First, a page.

We go outside. A vibrant, buxom, middle-aged woman hurdles out of the car. She smiles broadly, greets me by my name, practically shouts at me, and then bursts out laughing.

"Hey Pheralyn! Bright Moments!"

She gives me a bear hug, effectively signaling everyone to join in her laughter. And I don't mean those stingy polite laughs. I'm talking thunderous laughter—Trudy, Mr. C, Jewel and me—we laugh and shake like we just experienced the funniest thing that ever happened to Black folks standing in the middle of South 16th Street in front of the Tribune on a sunny March afternoon.

We've been like family ever since.

You could not picture a couple sharper in contrasts. Mr. C is the color of a gleaming yellow lemon. His personality also mirrors a lemon; he can be perceived as tart or refreshing, depending on the perspective. Conversely, Trudy is chocolate ganache: smooth, sweet, warm, easy to love. She's so humble to be such an immense talent—doesn't flaunt her stuff. She says her music is her ministry, that it's the only thing she's ever wanted to do.

Collaborations: Musical Magnificence

It turns out Mr. C's audacious claims about Trudy's prowess on the piano, her virtuosity, are true. Through the years, she has collaborated with Lionel Hampton, Clark Terry, Rahsaan Roland Kirk, James Moody, Jimmy Heath}, Donald Byrd, Lee Morgan, Odean Pope, Tyrone Brown, Sonny Stitt, John Blake, Al Grey, and a plethora of others. She's mentored many a young lion, including Joey DeFrancesco, Orrin Evans, Terrell Stafford, Tim Warfield. It's just always been nonstop music. Indeed, when she was nine months pregnant with her daughter Anysha, she was performing in a club with [saxophonist] Grover Washington Jr. Her water broke mid-stroke during a solo, and she was rushed immediately to Albert Einstein Hospital.

Years later, her composition "Anysha" was featured on her solo piano project, "Me, Myself and I." In addition to being a pianist, Trudy is recognized as a master on the Hammond B-3 organ. Her recordings on the instrument for the Prestige label have become standard bearers: "Introducing Trudy Pitts," "Bucket Full of Soul" and "These Blues of Mine" feature Trudy as a leader; El Hombre (Riverside, 1967) was guitarist Pat Martino's first album as a leader.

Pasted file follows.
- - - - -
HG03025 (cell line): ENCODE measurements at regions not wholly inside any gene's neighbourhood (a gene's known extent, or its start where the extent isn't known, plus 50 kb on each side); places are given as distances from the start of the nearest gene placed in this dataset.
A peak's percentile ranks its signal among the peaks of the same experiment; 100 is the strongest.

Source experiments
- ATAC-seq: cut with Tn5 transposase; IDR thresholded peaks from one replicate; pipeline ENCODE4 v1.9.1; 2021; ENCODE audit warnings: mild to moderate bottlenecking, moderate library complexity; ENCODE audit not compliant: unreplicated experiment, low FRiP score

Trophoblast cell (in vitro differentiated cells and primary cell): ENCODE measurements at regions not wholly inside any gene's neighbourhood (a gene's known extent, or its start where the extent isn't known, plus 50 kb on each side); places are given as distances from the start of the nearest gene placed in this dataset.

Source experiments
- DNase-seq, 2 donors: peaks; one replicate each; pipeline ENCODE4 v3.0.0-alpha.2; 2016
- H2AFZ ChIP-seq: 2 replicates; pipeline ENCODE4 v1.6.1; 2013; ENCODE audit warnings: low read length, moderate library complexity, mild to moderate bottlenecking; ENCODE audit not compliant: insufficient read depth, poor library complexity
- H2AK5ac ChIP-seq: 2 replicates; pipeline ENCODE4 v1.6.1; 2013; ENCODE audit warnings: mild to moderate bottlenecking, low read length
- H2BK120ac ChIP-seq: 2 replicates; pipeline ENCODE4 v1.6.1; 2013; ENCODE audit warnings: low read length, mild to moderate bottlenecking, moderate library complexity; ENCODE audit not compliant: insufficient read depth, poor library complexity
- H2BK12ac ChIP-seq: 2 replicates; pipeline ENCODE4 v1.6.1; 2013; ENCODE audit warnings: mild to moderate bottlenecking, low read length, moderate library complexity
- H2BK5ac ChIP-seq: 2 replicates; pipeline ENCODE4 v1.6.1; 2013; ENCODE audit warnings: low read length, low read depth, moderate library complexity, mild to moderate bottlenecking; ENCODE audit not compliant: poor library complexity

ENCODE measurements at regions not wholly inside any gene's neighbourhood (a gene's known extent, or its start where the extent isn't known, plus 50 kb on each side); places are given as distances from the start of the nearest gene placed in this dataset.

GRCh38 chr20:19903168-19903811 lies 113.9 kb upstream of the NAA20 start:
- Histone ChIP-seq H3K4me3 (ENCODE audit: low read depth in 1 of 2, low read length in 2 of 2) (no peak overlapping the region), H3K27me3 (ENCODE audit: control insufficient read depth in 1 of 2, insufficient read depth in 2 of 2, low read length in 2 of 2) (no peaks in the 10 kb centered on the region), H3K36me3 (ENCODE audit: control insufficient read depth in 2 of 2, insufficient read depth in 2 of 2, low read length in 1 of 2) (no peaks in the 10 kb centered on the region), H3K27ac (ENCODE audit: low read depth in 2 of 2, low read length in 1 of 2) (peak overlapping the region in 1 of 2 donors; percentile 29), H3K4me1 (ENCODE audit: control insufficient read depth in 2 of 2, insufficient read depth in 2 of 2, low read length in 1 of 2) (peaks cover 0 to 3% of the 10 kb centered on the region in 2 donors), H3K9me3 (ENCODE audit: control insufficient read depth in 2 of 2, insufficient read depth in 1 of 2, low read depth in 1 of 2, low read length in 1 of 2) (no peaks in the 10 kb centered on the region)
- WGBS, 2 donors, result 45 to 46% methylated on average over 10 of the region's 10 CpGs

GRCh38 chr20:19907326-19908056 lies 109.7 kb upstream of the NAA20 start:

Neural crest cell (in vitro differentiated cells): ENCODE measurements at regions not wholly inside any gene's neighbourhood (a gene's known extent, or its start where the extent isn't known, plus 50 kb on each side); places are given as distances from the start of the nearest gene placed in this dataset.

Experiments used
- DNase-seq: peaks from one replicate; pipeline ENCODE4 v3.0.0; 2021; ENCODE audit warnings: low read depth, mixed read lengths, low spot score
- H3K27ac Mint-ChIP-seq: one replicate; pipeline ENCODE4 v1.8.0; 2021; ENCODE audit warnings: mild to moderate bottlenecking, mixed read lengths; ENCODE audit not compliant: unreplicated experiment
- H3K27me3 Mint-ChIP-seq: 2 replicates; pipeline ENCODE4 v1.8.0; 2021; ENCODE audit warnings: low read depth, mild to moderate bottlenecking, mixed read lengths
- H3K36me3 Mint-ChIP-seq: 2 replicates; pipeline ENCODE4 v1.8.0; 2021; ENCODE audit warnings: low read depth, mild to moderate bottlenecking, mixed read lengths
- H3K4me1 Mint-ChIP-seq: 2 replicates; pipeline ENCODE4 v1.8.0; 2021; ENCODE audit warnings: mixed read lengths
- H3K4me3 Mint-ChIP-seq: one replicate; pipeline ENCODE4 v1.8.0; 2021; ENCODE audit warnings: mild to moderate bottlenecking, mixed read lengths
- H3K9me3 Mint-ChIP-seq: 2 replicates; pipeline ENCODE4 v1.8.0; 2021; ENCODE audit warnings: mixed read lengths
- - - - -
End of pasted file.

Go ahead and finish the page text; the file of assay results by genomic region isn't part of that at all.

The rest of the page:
Her seminal work, "A Joyful Noise," composed for orchestra, jazz ensemble and concert choir, premiered at Mother Bethel AME Church, in 1996. Compositions for the featured vocalists represent Trudy's favorite Biblical passages: Psalm 150, written for and sung by her son, T.C. III, Psalm 100 for her daughter Anysha, and The Lord's Prayer, for her daughter-in-law Laura. She performed a Mother's Day Concert with pianist Marian McPartland at Temple University in 1997. In 2006, Trudy became the first jazz musician to perform on the Philadelphia Kimmel Center's pipe organ (while simultaneously opening for Nancy Wilson). And, she has been invited back many times to appear in prominent live music showcases such as California's Monterey Jazz Festival. I recall Trudy telling me that by making music, she's following her destiny. This was during a 1993 interview for Jazz Philadelphia: "I feel there's a purpose for each and every one of us to be born and given the gift of life and breath. I feel that my purpose was to be here to play music." During that same interview, she also said: "Jazz is a phenomenon. Not only is jazz a phenomenon, it's an element that was created that almost lacks definition. Because it's endless. It isn't like sitting down and perfecting a work of Chopin, for instance, and getting it down to your satisfaction. Jazz is a matter of creativity and ever, ever searching. The door is open as far as you are able to go with it."